A Harsh Reality

My mom has worked in medicine for longer than I have been alive, but now, her passion for helping people has become a significant risk. I am so proud of her bravery and resilience during these times, but I am also terrified for my 79-year-old grandmother, terrified for my mom, and terrified for my entire family.

For roughly the first seven years of my life, it was just my mom and I living together. However, my maternal grandparents lived in the neighborhood across the street, and I went there after school most days until my mom got off of work (if it was a Thursday, I would spend the night). After my grandfather passed away, my grandmother moved in with us and joined our tightly-knit clan of two.

Now, the time when she wasn’t living with us seems like forever ago, and I can’t even imagine my life without her. She enjoys a good mystery novel, she loves to bake, and she has read every issue of The Bolles Bugle since I joined the staff during my freshman year.

Every year during the spring, my grandmother’s three older sisters (ages 82, 87 and 88) all fly down from Michigan and stay with us for around three weeks. Their days are spent playing Euchre (a card game commonly played in the north), playing more Euchre, playing even more Euchre (after almost five years, I finally learned how to play it while quarantined), talking about old friends/family members, and eating ice cream every night (because they have to get in their calcium). Like any siblings, they have their fun and usually     Euchre-related spats. This year, their visit happened to coalign with the COVID-19 pandemic.

Since they are all in the “high risk” category with underlying medical conditions, the pandemic that has struck the world could easily cost them their lives. They arrived when there were only fifty cases in the United States, but now that there are over 370,397 (as of press time), they can’t go home to Michigan as planned. It is a 1000 mile trip to drive one way, and it is too risky to fly them back. As my mom said, “[flying on a plane] could take out Grandma K., Grandma B., and Grandma C., and we don’t want that to happen or to explain that to everybody’s families. It is safer to have them stay here [in Jacksonville with us].”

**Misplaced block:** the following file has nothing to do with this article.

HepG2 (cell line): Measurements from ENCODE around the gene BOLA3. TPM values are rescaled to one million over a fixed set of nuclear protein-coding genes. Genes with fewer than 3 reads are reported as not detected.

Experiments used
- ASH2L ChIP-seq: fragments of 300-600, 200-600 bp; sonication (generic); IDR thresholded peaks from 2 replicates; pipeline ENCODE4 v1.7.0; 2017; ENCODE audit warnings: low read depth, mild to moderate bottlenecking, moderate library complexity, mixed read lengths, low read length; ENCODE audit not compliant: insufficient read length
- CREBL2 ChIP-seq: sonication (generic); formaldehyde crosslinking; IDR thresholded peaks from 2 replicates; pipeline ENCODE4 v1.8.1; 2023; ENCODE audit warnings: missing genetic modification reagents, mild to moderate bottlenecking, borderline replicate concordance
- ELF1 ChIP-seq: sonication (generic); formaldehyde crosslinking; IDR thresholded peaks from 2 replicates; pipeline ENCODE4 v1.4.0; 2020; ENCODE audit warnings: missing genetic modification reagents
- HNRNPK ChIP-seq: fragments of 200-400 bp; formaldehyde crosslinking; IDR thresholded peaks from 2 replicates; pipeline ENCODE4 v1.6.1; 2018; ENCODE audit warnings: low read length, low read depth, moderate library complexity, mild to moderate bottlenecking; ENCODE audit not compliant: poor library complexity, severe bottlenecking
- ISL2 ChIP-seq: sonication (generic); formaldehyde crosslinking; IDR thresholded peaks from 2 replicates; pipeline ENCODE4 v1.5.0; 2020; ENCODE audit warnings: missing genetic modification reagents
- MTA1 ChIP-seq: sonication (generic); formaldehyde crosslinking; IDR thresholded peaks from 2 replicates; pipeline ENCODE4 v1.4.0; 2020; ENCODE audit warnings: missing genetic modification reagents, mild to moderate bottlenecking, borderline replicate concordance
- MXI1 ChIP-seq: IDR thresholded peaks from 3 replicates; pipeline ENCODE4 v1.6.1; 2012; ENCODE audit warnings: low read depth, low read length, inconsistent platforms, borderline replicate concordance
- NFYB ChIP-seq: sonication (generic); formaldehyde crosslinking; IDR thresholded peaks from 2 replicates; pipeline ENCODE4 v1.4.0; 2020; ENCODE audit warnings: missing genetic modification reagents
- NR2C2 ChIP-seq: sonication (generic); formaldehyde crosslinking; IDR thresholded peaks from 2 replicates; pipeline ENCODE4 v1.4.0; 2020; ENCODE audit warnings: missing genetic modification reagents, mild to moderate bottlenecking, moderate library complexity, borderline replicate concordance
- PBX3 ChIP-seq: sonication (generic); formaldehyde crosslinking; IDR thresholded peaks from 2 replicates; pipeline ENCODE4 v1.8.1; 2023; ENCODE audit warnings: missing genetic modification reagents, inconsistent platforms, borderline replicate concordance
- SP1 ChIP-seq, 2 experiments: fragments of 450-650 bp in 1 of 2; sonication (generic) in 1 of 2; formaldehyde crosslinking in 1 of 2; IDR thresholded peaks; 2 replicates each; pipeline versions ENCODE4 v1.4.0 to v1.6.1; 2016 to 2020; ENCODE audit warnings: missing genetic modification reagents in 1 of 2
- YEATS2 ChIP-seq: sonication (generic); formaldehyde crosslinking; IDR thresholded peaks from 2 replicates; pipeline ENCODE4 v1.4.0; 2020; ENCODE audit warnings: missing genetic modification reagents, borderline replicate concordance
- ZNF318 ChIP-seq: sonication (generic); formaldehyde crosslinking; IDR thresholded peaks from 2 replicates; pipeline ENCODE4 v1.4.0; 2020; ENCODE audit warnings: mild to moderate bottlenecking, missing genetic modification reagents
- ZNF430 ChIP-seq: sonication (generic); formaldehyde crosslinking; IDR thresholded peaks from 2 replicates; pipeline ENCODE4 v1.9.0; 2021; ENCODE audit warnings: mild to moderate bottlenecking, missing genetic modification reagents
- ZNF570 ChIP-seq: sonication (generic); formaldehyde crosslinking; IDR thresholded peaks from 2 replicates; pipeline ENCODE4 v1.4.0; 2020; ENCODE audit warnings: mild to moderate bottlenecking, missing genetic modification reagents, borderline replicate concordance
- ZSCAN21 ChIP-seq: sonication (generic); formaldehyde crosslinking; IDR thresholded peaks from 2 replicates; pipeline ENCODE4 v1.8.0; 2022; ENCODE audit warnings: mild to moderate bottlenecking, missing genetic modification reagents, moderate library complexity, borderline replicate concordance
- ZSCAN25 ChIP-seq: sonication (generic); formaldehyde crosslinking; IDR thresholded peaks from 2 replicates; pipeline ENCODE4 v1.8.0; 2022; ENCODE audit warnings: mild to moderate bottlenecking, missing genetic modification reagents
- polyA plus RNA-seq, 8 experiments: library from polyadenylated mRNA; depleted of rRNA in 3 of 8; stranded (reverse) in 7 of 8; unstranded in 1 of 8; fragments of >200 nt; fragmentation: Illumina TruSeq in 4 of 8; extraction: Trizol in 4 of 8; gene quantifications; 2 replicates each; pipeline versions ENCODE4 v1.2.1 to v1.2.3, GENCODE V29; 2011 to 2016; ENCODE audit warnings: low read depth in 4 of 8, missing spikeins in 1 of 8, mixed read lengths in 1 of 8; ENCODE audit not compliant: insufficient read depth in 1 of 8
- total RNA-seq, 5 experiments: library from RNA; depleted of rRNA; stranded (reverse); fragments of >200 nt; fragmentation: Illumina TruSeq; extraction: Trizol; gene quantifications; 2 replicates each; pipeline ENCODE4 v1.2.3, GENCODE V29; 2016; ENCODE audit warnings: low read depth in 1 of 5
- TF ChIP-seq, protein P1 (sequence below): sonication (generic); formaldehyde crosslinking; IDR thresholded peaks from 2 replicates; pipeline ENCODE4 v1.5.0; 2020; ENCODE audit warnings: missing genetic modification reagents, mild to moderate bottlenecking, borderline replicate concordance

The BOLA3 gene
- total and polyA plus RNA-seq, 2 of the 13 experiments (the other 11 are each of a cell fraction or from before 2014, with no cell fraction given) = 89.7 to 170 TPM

Everything is uncertain during these times, and we can only do so much.

It is hard to imagine my mom being locked in a room for a 14-day self-quarantine because she was exposed because of her job. It is hard to imagine what might happen if she didn’t have a job due to coronavirus— as the only breadwinner in our family, it would take a turn for the worst. It is hard to imagine what is to come from all of this.

Everything is uncertain during these times, and we can only do so much.”

All-day my mom makes sure that the proper precautions are taken as not to bring the virus home. At work, she wears the recommended safety gear and is always disinfecting surfaces or washing her hands. As soon as she gets into the laundry room from the garage, her clothes are in the washing machine set to steam, and she is headed for a shower. My mom’s car (the steering wheel, door handles, buttons, etc,) has been wiped down with Lysol disinfecting wipes countless times, and nobody has left the house in over ten days except her. We don’t bring packages inside the house anymore; all boxes are opened outside and immediately put in the recycling bin, just in case. Everyone is washing their hands constantly, but the underlying worry is still there.

Keeping four elderly ladies, one teenager, and herself protected is a daunting task for my mom. We all do everything that we can, but unspoken questions still remain… is it enough? What is going to happen? The truth is: we don’t know when the worst will be over, if our friends and family will get sick, or if our friends and family will die. There is nothing more we can do than wash our hands, stay at home (I cannot stress this enough), and keep hoping for a healthier, recovered future.